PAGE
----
>>> Our design aesthetic is that of industrial vintage with a cozy cottage feel. I tend to sway in the direction of soft linens, with a focus on quality and craftsmanship. We love shopping for inspiration and pouring over design catalogs. There is also something about the look of a beautiful piece of wood or a rusted piece of metal. Inspiration can also come from a spin around the neighborhood, we are never opposed to picking up a roadside beauty or sifting around a dusty vintage shop. It is nice to find lost treasures, give them a new life and then transfer that to a new idea or product.

Your husband, Bill, is the other half of Nest Well. Describe the division of labor.

>>> Bill is a huge part of our company. He does all the woodcraft, partially because I do not yet trust myself with a saw or drill, but also because he is really good at it. He loves to figure out a new design, and all I have to do is make a suggestion and he creates it the same day. He processes and ships most items. We make major decisions together, like pricing, wholesale orders and new products. I do most of the shopping and also the sewing.

Bill's work station was built by him and is out in the garage.  

How much of your time do you spend on business versus inspiration?  >>> Inspiration is a constant throughout the day. That never stops, but hands-on work and labor is usually just in the evening hours. Weekends are a bit different, depending on our schedules. Emailing and working from our computers and mobile devices is a constant as well and we try to be swift about customer inquiries. We always appreciate a new customer finding us in the vast Etsy world and want to keep their business. In the future the shift and division of time may change but for now, this works great for us.

Describe your greatest success. Any epic failures you can laugh about now?

>>> Our greatest success has got to be our beer carriers. We started those because my husband enjoys brewing and drinking craft beers. Being in our 30s, carrying a ‘bag of beers’ or throwing them in the diaper bag seemed a bit outdated, so the carrier was a great solution! Thankfully others feel the same way! We have not yet had any major fails but we do have a lot to laugh about. I call us attic-addicts because of our love for ‘junk,’ as my dad calls it. Once my mom called me on my way home from work, it was about 9:30 and dark. As I was on my Bluetooth I had pulled over on a busy road to haul old fence posts into the back of my car. I thought she would die. Just the other day, Bill ran out to pick up a set of vintage lockers from Craig’s List, and each time I make him call me to let me know he is still alive.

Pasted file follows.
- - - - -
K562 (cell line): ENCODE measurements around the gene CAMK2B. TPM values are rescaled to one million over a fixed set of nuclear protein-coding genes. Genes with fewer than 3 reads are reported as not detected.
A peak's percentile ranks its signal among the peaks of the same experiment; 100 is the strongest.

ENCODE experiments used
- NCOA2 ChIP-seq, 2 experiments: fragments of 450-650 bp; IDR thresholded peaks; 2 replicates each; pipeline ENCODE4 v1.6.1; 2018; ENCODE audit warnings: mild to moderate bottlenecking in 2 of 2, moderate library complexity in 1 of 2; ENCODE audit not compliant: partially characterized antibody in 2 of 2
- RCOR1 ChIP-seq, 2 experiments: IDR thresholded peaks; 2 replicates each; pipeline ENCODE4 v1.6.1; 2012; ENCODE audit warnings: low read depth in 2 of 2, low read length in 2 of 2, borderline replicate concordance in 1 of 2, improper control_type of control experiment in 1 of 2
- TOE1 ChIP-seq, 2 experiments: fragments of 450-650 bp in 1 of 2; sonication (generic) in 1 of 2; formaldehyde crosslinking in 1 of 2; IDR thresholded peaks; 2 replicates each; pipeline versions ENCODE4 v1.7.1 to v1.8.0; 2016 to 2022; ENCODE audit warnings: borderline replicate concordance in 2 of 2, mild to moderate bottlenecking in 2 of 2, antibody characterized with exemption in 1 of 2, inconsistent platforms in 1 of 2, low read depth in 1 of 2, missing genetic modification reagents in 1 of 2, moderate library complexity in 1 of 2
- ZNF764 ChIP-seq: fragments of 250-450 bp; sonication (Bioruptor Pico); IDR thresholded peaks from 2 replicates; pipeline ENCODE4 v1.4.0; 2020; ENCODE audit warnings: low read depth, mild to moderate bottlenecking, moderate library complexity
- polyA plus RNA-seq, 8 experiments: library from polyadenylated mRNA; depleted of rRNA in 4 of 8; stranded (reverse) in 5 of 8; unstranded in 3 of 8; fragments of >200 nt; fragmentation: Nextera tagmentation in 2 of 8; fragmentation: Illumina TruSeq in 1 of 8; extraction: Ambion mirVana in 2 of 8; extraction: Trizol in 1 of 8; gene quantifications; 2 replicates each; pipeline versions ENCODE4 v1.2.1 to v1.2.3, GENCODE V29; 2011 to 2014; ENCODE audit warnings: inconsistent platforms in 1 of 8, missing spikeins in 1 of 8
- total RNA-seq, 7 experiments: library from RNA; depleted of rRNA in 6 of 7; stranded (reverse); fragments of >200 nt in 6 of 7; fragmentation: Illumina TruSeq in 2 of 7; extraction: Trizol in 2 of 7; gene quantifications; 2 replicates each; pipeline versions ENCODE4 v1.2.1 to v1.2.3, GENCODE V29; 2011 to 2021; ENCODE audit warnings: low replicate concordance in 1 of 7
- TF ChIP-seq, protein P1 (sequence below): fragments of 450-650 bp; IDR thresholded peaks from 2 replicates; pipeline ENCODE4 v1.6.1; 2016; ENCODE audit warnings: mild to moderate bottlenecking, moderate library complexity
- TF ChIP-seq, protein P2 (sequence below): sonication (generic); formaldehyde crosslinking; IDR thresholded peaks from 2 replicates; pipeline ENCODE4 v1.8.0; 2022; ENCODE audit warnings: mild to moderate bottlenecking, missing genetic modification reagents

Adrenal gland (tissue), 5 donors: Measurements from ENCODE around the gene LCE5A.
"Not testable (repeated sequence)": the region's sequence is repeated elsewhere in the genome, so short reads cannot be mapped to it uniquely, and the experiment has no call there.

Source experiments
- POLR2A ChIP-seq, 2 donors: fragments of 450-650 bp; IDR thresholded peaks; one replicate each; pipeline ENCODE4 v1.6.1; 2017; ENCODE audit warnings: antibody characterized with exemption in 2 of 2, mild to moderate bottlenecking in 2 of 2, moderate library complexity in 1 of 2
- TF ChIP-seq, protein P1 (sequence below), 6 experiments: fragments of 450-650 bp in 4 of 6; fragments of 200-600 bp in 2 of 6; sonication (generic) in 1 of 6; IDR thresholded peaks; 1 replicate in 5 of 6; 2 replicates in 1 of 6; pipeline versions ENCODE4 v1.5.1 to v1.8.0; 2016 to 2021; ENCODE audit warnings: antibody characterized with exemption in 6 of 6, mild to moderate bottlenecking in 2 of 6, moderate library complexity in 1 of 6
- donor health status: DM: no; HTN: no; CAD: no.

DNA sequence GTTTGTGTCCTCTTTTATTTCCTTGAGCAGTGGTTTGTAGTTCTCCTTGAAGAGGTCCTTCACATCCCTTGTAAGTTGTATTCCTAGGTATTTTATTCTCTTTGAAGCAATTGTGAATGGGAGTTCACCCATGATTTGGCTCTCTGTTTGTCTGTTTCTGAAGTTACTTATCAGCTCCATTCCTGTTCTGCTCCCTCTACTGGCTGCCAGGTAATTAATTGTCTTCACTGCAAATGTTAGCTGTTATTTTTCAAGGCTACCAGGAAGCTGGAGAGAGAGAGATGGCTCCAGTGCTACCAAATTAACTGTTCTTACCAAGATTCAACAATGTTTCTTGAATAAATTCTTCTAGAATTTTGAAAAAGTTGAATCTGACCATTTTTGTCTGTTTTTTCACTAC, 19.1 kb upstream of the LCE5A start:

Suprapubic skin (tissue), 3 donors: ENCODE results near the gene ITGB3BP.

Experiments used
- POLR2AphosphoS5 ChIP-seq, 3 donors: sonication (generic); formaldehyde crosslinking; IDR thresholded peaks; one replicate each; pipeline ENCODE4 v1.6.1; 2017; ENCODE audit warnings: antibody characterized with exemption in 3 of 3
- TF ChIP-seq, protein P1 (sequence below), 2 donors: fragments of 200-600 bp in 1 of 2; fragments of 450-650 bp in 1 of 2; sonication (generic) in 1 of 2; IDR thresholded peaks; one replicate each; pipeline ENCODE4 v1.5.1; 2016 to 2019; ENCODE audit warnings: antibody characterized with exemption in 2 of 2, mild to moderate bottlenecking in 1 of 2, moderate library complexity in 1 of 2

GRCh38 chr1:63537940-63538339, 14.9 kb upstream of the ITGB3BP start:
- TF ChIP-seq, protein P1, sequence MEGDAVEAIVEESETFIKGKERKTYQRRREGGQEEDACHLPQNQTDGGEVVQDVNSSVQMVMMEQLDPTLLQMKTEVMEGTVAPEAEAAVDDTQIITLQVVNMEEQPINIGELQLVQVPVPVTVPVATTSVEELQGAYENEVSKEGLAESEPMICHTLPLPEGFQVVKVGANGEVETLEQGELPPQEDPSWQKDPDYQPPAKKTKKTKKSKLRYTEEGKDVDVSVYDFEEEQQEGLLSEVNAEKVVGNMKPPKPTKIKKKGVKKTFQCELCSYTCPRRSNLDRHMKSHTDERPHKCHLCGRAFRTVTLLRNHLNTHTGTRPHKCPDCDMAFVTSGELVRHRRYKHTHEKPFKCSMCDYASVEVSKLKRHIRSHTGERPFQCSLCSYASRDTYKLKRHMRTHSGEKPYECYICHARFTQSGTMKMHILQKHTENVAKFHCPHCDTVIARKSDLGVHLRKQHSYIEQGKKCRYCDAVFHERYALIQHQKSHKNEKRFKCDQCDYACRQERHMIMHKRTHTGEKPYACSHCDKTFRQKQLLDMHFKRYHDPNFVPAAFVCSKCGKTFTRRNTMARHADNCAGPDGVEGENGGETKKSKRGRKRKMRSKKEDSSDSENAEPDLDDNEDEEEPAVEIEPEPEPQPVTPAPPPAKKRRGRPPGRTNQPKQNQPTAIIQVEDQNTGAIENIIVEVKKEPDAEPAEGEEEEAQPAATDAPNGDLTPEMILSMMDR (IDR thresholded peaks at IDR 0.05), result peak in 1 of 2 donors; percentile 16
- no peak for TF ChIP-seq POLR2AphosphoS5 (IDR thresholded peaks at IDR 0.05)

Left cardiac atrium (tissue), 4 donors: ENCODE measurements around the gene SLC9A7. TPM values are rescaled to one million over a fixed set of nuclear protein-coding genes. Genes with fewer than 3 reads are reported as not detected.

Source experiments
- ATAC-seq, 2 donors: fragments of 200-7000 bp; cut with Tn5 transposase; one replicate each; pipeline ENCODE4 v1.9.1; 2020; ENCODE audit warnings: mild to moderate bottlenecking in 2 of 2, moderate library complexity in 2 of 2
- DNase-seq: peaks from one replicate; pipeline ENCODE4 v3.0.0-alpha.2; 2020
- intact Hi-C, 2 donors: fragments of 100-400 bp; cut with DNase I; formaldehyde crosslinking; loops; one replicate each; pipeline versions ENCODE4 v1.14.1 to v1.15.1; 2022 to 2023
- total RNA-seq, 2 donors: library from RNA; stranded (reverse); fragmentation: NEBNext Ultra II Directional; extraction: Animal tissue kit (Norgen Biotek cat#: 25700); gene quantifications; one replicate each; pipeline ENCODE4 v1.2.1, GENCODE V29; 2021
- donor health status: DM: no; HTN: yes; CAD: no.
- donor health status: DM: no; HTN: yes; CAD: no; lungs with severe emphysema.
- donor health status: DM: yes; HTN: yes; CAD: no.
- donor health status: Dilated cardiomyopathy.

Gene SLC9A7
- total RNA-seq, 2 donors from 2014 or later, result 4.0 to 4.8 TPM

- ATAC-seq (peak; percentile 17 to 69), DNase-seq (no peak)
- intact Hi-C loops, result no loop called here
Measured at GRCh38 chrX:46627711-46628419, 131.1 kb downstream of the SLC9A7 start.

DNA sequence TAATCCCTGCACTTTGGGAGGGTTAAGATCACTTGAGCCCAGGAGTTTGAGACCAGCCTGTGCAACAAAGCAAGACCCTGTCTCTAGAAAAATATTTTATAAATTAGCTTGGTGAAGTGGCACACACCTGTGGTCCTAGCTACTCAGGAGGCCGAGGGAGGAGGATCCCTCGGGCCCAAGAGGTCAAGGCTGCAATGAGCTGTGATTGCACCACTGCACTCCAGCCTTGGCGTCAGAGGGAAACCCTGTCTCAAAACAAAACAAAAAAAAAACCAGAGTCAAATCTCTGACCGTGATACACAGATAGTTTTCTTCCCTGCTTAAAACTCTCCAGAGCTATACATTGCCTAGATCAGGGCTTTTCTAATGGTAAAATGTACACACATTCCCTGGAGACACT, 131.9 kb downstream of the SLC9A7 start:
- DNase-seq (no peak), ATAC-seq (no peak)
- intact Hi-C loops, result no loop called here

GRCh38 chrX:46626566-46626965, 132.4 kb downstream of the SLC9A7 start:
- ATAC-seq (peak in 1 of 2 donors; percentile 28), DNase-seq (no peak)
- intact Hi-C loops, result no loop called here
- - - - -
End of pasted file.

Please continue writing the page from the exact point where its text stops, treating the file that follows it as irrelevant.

Any new products on the horizon?

>>> I would love to add a Nestwell Baby line and a home fragrance line. Organic wraps, fun pillow covers and linen crib sheets are on the horizon. Right now, we are trying to gear up for the fall and holiday season. We recently launched a 22oz carrier for the home brewers, which has been a request for awhile, and seems to already be a popular addition.

Are your products available locally, and if so, where?

>>> We offer our products at Patricia’s Back Barn in Wheatfield. We are also planning on offering our carriers at Niagara Tradition Homebrew Supply in Tonawanda. Custom requests are always available by contacting us, and local delivery/pick up is always free of charge. We are signed up to attend the Sharon Springs Harvest Festival in September, we are looking forward to it as it is our first outdoor show. Etsy will also be attending that show so we are very excited to show them in person what we can do!

Lastly, and just for fun: In what stores would you love to see your products?

>>> If we ever had the opportunity to work with a large company, we would be thrilled to keep it local initially.  Premier Gourmet would be a dream, especially because of their vast array of beverages for the beer lover, I think it would be a perfect  fit.   A partnership with Wegmans for a summer line would also be fabulous.

Colin is our 5 year old watermelon loving boy, Keegan will be 3 in 2 weeks and is our firecracker. Parker is our golden doodle who never sits still long enough for a picture. 

Here's where new friends and followers can find Nest Well online:

Many thanks to Nicole Johnson of Mealy Monster for initiating the original Buffalo Etsy Team interviews!

Until I ask questions again, this is Carla from 716 Buffalos wishing you a happy almost-autumn and loads of Buffalove!